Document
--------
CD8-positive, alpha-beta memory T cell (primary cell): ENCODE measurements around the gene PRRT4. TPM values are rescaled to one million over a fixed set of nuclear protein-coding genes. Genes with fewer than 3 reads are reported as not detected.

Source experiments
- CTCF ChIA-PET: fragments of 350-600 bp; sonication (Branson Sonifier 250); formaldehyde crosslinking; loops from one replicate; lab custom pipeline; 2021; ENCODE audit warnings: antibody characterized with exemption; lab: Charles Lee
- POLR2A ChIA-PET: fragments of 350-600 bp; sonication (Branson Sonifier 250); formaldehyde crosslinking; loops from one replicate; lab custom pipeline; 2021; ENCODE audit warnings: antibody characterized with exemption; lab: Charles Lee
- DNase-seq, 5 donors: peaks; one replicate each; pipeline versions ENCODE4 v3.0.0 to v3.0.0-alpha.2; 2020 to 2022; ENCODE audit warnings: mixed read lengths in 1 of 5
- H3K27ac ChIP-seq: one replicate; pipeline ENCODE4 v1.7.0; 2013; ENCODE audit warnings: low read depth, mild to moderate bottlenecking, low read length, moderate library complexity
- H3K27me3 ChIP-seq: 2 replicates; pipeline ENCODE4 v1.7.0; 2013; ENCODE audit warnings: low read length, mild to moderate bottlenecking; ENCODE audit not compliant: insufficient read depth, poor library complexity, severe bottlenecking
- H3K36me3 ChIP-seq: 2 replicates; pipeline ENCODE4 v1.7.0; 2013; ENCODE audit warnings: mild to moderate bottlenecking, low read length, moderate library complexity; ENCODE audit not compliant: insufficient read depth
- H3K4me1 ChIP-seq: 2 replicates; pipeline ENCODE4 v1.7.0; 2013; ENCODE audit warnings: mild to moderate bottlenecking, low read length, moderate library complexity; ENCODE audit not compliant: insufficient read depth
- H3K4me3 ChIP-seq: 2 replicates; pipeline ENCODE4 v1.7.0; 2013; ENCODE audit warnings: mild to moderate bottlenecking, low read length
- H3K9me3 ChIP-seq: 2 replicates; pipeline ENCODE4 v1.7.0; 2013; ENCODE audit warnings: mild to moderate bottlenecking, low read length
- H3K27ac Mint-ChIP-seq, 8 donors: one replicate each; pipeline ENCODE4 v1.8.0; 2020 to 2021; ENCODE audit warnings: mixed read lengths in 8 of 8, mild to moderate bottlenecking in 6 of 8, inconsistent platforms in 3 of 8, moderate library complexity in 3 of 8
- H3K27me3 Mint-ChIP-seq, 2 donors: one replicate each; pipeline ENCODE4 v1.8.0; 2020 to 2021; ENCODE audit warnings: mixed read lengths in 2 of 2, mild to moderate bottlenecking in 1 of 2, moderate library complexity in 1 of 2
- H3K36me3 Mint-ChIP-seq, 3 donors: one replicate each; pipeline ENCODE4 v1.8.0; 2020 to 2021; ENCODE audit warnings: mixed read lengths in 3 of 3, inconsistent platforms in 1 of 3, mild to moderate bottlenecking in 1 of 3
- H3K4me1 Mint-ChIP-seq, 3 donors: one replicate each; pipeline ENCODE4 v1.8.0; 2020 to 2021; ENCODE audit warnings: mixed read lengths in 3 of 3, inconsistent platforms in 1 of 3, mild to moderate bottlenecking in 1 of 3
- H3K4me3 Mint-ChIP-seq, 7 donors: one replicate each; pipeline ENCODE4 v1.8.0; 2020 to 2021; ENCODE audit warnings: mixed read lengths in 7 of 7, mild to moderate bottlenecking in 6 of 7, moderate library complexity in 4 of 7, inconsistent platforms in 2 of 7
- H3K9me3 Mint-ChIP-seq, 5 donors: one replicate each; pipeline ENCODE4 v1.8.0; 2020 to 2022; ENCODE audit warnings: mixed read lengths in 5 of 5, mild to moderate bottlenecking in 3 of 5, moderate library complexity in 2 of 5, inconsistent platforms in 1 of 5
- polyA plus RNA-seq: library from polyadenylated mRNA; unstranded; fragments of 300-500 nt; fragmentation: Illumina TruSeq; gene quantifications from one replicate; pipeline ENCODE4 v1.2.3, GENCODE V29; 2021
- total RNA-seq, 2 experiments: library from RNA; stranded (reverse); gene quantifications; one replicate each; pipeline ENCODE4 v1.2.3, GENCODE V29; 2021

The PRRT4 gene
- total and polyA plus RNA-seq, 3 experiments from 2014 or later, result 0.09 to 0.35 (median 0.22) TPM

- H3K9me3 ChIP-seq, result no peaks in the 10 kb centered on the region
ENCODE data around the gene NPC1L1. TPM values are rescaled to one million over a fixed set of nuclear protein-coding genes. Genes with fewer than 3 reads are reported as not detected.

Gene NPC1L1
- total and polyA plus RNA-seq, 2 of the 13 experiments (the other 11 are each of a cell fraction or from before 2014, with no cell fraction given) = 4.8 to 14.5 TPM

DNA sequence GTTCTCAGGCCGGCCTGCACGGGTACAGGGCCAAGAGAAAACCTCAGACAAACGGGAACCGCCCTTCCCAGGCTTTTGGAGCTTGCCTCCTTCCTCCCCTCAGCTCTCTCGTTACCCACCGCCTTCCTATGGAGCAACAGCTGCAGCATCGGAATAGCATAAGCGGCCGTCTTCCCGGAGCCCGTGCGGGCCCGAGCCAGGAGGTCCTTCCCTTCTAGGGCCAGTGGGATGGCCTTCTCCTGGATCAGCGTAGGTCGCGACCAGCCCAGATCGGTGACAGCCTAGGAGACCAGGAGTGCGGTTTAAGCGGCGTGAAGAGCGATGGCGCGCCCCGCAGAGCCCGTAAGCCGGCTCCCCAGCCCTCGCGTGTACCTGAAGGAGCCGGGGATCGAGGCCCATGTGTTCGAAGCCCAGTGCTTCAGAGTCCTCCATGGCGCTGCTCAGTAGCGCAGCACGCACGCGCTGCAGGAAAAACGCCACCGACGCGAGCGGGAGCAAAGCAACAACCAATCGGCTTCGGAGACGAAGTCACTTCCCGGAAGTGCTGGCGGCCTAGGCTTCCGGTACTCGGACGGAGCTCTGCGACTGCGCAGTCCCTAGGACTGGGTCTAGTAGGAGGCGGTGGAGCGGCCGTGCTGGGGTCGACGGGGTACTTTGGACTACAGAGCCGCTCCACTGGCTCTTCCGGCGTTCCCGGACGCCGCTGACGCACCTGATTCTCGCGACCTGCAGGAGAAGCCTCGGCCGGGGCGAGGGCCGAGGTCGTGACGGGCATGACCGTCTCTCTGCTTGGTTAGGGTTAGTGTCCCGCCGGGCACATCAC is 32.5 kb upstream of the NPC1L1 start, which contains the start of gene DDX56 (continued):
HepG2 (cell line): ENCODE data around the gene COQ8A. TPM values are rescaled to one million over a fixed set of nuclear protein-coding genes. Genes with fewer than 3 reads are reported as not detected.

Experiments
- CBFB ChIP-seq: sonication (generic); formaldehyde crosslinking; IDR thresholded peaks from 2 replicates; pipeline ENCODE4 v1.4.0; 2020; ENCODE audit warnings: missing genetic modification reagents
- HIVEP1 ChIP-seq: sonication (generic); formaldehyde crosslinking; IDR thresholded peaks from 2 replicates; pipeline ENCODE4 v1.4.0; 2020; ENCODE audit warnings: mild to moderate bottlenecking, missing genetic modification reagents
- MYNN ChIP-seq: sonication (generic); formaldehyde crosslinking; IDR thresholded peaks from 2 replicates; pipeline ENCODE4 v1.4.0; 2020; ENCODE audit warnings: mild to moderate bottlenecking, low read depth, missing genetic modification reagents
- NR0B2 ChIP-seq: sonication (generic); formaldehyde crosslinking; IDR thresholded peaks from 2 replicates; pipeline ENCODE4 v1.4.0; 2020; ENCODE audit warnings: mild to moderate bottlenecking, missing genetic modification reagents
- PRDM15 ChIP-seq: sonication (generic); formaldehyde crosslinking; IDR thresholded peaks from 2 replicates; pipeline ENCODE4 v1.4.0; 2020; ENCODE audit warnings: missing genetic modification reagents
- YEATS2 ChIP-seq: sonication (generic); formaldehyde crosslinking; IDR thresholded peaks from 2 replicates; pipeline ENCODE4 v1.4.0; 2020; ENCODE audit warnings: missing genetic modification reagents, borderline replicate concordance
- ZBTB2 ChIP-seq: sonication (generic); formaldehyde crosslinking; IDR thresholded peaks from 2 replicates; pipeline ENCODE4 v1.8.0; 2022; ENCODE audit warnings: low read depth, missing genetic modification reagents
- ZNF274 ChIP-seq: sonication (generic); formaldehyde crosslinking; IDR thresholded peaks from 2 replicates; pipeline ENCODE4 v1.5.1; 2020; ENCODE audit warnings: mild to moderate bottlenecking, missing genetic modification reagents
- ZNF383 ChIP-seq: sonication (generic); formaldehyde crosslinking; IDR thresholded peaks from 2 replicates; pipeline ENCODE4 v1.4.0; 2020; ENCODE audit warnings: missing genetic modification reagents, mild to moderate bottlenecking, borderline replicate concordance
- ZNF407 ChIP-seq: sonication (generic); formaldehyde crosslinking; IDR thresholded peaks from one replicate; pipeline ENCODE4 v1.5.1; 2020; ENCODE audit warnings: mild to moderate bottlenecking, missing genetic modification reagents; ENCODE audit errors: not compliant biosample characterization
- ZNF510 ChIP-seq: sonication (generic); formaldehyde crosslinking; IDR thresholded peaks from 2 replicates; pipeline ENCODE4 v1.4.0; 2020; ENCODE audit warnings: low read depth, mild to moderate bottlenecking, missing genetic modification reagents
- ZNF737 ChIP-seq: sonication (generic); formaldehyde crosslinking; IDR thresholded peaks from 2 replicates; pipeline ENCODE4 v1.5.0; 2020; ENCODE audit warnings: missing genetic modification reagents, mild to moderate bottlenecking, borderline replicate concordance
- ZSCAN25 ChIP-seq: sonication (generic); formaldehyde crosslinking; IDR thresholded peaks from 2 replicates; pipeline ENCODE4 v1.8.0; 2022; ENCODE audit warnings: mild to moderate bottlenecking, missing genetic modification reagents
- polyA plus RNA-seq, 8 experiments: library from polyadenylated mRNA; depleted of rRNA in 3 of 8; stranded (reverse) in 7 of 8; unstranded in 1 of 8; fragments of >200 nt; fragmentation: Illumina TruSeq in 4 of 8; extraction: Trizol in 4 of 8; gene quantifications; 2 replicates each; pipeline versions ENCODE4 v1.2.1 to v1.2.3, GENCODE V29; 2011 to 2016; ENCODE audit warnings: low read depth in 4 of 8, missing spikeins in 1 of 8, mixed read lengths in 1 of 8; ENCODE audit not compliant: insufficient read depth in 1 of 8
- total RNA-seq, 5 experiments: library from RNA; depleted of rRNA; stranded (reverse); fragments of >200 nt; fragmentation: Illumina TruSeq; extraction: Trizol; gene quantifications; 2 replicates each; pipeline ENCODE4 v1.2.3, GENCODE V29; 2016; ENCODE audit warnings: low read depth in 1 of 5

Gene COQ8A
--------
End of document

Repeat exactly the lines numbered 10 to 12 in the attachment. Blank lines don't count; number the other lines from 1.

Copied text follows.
- H3K4me3 ChIP-seq: 2 replicates; pipeline ENCODE4 v1.7.0; 2013; ENCODE audit warnings: mild to moderate bottlenecking, low read length
- H3K9me3 ChIP-seq: 2 replicates; pipeline ENCODE4 v1.7.0; 2013; ENCODE audit warnings: mild to moderate bottlenecking, low read length
- H3K27ac Mint-ChIP-seq, 8 donors: one replicate each; pipeline ENCODE4 v1.8.0; 2020 to 2021; ENCODE audit warnings: mixed read lengths in 8 of 8, mild to moderate bottlenecking in 6 of 8, inconsistent platforms in 3 of 8, moderate library complexity in 3 of 8